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Judge Koh: Qualcomm’s Licensing Practices Destroyed Competition, Harmed Consumers

· June 3, 2019

This post was first published on Patent Progress by Josh Landau. Below are the introductory paragraphs from the post, the full post can can be found here

Late yesterday evening, Judge Koh issued her anxiously-awaited ruling in the FTC v. Qualcomm litigation.  The 233-page opinion extensively describes Qualcomm’s anti-competitive conduct, how it has harmed both existing and potential competitors as well as consumers, and how that conduct has ultimately harmed competition in the LTE and 5G markets.  It would normally be hard to summarize a 233-page opinion in a single blog post, but in this case, I can do it in three words:

The FTC won.

“Qualcomm’s licensing practices have strangled competition in the CDMA and premium LTE modem chip markets for years, and harmed rivals, OEMs, and end consumers in the process.”

Last year, Judge Koh issued a summary judgment ruling that signaled her skepticism of Qualcomm’s licensing practices.  In that ruling, Judge Koh found that Qualcomm was obligated to license its competitors to Qualcomm’s standard-essential patents (SEPs).

Yesterday’s ruling made that finding explicit.  In a section of the ruling that extensively describes Qualcomm’s history of refusing to license, Judge Koh found that Qualcomm’s refusal to license “has promoted rivals’ exit from the market, prevented rivals’ entry, and delayed or hampered the entry and success of other rivals.”  That history included refusing actual competitors like MediaTek and Intel as well as potential competitors like Samsung. And even when they occasionally did provide licenses, such as to VIA, the licenses contained onerous terms like only allowing VIA to sell to customers who also had licenses from Qualcomm and requiring VIA to provide Qualcomm with detailed information on their chipset sales—information that is normally considered sensitive information that no company willingly shares with its competitors.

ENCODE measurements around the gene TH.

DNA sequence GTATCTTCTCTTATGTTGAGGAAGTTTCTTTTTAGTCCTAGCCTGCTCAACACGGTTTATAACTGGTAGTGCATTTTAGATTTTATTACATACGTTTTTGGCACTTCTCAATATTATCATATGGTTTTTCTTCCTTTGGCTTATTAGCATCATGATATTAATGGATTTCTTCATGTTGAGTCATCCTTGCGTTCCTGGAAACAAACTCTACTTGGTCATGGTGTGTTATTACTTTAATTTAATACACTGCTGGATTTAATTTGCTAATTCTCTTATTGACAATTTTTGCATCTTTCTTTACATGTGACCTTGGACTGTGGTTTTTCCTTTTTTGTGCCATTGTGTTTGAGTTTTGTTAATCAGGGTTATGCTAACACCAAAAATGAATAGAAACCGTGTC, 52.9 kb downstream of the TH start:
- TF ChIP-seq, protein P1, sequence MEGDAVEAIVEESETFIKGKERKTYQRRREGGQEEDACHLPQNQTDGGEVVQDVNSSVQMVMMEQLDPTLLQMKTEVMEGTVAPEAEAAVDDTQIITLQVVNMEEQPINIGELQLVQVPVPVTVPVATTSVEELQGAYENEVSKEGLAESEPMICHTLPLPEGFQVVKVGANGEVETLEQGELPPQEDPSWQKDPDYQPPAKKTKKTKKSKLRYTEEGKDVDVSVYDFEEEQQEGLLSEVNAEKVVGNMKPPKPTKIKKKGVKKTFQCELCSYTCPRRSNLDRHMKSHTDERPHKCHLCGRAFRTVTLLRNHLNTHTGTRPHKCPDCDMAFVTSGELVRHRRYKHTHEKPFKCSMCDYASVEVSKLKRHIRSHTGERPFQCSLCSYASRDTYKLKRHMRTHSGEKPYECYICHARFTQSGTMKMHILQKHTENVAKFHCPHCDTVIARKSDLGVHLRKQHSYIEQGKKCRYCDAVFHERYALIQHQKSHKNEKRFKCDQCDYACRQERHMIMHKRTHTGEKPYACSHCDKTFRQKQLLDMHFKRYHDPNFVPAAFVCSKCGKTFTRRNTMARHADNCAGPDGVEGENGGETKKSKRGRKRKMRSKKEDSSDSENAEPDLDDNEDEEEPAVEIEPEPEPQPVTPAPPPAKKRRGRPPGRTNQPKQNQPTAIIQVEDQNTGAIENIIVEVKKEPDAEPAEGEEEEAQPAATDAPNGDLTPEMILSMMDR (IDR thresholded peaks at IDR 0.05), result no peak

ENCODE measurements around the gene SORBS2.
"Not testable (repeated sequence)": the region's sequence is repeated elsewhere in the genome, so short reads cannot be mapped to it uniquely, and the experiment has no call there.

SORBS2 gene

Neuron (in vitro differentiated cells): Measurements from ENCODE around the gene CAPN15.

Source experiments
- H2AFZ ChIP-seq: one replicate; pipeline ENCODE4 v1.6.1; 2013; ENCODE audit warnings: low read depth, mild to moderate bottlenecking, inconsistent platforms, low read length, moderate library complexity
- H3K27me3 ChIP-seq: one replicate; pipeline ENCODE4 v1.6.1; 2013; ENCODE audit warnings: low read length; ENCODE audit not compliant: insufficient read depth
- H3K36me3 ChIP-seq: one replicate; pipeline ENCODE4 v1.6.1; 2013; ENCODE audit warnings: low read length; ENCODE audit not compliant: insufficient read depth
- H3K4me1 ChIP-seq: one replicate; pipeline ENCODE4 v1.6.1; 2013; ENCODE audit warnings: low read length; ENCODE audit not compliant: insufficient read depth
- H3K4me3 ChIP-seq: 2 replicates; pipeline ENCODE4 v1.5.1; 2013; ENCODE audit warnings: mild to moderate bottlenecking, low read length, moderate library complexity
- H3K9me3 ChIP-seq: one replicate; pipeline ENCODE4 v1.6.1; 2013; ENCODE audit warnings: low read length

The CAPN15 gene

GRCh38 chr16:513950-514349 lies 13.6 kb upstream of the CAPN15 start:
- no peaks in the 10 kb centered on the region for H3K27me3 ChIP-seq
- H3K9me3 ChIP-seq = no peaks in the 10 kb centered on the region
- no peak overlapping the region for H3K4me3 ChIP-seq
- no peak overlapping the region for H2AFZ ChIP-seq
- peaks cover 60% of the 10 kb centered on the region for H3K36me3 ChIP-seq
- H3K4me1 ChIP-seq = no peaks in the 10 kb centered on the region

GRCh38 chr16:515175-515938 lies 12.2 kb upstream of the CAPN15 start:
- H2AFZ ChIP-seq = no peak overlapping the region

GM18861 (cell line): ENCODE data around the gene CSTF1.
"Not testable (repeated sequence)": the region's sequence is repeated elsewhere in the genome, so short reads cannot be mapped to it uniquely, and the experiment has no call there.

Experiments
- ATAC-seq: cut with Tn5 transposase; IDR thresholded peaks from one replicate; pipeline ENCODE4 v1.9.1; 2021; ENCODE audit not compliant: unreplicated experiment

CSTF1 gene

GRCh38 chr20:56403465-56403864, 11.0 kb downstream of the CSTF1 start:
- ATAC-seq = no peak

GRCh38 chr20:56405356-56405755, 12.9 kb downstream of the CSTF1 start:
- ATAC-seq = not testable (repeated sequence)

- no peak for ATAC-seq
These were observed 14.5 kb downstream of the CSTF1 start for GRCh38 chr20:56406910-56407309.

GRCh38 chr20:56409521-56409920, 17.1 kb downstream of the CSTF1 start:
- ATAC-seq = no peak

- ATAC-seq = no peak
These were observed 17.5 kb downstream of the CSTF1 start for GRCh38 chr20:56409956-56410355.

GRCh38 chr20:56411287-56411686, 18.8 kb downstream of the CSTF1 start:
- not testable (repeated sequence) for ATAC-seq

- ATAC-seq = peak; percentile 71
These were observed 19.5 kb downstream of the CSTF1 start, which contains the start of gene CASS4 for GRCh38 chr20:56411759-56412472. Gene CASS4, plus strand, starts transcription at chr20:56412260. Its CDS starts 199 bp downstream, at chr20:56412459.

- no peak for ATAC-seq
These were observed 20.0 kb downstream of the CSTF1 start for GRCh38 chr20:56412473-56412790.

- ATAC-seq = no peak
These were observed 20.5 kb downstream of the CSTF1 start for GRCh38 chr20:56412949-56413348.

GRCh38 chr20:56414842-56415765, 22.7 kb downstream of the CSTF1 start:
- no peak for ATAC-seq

That refusal to license has had real harms.  As Judge Koh summarized, “Qualcomm’s refusal to license has prevented rivals’ entry, impeded rivals’ ability to sell modem chips externally or at all, promoted rivals’ exit, and delayed rivals’ entry.”  And as she notes elsewhere, those harms have spread, with the result that “other SEP licensors like Nokia and Ericsson have concluded that licensing only OEMs is more lucrative, and structured their practices accordingly.”


This is a cross-post from Patent Progress, the full post can can be found here

Competition

Some, if not all of society’s most useful innovations are the byproduct of competition. In fact, although it may sound counterintuitive, innovation often flourishes when an incumbent is threatened by a new entrant because the threat of losing users to the competition drives product improvement. The Internet and the products and companies it has enabled are no exception; companies need to constantly stay on their toes, as the next startup is ready to knock them down with a better product.